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Torture claims delay Sh72m heist ruling

Boniface Mutua, Duncan Luvuga and Chris Machogu
Administration police officers Boniface Mutua, Duncan Luvuga and Chris Machogu in court September 9, 2019. PHOTO | PAUL WAWERU 

Three administration police officers (APs) suspected of involvement in last week's Sh72 million bank heist in Nairobi will have to undergo a medical examination after one of their lawyers told the court that they had been tortured while in police custody.

Chief Magistrate Martha Mutuku directed Monday that the three officers — Chris Machogu, Duncan Luvuga and Boniface Mutua — be taken to the Kenyatta National Referral Hospital for tests alongside civilians Vincent Owuor, Alex Mutuku and Francis Muriuki.

The magistrate also delayed making a ruling on whether the suspects should be detained, as requested by the investigating officers, pending the results of the medical examination.

“The suspects be taken to KNH as requested by the defence counsel before I make a ruling on this matter tomorrow (Tuesday) at 2.30p.m,” the magistrate said.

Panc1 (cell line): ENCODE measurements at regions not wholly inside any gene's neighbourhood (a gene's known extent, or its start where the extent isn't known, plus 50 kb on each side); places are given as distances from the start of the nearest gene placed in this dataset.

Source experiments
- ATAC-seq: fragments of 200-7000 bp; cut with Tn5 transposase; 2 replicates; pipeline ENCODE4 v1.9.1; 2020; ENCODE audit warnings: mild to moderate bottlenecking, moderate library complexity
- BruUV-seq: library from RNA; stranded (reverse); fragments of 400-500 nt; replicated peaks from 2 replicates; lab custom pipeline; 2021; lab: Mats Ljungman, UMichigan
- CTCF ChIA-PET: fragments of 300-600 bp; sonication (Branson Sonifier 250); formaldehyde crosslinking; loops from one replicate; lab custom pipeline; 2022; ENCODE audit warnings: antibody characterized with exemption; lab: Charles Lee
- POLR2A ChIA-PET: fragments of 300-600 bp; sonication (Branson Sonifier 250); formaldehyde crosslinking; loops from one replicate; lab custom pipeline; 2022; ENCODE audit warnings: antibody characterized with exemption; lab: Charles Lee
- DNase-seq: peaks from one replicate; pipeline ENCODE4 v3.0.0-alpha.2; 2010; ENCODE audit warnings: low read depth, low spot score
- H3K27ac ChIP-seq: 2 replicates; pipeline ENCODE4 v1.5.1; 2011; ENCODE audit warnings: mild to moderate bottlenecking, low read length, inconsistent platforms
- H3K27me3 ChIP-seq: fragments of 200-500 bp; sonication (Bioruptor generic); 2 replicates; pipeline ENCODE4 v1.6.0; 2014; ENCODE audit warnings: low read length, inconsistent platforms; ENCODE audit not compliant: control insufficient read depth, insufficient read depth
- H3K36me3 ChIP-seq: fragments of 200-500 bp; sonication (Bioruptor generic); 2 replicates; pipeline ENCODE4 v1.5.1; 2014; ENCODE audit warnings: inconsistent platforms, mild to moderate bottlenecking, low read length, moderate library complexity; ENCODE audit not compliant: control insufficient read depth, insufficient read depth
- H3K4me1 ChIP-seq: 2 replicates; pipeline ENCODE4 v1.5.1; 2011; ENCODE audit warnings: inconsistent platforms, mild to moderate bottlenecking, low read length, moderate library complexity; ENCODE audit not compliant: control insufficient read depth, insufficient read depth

The investigating officers had asked the court to have the suspects detained for a week.

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Defence lawyer Cliff Ombeta claimed that some of them were tortured during interrogation.

Mr Ombeta told court that Mr Owuor was forced to admit that he was a police officer yet he is not. He also alleged that the suspect had his finger pierced and then dipped in paper before being compelled to admit that he was a police officer.

The court also heard that Mr Luvuga sustained injuries in his head after he was immersed in water and beaten.

The defence who opposed further detention of the six, arguing the police should have gathered enough evidence before arresting them.

But the investigation officer said that the suspects needed to be detained at Langata Police Station so that their houses can be searched. Six G4S staff, who were in the company of the said police officers, were arraigned in court last Friday and were detained for seven days on the orders of the same magistrate.

“Court should take judicial notice that all suspects should be treated fairly,” said the prosecution.

The money in the heist was destined for automated teller machines within Nairobi.

The G4S staff assigned to restock the ATMs initially said they were in the company of three police men who turned out to be robbers.

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